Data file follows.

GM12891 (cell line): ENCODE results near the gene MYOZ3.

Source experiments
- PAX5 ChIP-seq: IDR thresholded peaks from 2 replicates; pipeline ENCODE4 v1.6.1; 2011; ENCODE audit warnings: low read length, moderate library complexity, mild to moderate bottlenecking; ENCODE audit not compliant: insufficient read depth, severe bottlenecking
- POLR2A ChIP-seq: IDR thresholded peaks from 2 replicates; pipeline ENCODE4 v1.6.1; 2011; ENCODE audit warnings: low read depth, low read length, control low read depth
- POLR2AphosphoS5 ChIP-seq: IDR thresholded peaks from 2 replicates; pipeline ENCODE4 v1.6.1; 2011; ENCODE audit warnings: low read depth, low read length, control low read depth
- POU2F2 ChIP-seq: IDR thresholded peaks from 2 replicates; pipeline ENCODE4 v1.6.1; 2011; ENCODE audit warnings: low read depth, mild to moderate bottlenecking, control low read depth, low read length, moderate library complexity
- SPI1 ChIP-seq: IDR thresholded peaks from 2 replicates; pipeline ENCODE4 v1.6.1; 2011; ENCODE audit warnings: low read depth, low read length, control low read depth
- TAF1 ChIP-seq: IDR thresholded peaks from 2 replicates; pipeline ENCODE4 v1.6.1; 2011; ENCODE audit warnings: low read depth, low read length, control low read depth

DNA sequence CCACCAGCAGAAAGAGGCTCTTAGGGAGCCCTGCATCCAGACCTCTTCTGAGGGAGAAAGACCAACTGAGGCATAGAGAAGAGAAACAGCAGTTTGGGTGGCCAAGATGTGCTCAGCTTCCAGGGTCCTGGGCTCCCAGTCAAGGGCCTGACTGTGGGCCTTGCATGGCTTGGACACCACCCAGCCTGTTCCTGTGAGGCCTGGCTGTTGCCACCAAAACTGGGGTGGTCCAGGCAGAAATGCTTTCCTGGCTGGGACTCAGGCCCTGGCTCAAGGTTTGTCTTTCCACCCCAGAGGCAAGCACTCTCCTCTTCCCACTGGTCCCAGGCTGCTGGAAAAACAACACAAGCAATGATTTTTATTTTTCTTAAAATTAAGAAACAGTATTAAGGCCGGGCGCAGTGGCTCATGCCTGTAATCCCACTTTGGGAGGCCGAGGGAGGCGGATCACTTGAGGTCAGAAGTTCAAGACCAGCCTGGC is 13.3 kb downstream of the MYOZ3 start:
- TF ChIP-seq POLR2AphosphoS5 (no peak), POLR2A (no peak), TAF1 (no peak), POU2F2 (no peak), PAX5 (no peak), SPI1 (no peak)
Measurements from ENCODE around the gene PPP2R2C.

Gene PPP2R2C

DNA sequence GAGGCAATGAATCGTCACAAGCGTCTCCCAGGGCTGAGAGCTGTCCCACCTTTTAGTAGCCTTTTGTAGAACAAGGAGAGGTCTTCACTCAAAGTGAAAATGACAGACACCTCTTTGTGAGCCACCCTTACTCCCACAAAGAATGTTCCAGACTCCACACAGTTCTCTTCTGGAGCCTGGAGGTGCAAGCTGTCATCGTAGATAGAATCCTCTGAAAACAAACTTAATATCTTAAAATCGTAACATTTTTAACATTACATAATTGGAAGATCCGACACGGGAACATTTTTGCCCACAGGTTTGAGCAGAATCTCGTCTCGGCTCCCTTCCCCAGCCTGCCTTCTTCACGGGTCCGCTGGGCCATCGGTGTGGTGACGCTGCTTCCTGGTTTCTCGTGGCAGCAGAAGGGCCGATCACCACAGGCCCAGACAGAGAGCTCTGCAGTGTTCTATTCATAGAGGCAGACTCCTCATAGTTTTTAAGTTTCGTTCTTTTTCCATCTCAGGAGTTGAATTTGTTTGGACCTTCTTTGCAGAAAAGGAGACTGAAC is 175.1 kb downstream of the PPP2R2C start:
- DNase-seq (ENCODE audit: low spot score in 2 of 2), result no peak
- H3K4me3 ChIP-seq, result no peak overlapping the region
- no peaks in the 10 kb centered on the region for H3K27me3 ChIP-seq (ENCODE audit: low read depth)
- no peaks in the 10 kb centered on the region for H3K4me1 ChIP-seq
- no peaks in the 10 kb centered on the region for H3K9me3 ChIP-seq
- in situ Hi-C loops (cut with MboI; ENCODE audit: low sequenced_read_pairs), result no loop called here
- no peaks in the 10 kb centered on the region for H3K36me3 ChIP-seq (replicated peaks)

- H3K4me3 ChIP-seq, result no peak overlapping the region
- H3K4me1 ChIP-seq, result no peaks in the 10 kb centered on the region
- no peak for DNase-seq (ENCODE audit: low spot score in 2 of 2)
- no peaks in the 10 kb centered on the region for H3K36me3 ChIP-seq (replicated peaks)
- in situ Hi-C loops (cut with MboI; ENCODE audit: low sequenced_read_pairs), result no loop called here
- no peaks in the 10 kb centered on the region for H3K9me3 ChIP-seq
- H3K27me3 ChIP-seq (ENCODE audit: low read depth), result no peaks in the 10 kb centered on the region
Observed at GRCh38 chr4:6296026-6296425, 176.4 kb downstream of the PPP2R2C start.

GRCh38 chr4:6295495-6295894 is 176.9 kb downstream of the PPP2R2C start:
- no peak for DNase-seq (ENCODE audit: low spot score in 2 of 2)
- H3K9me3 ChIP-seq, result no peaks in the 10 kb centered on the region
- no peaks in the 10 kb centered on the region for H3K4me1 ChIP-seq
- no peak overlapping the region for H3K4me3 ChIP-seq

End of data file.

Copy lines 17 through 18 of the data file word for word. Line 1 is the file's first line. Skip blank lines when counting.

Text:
- no peaks in the 10 kb centered on the region for H3K4me1 ChIP-seq
- no peaks in the 10 kb centered on the region for H3K9me3 ChIP-seq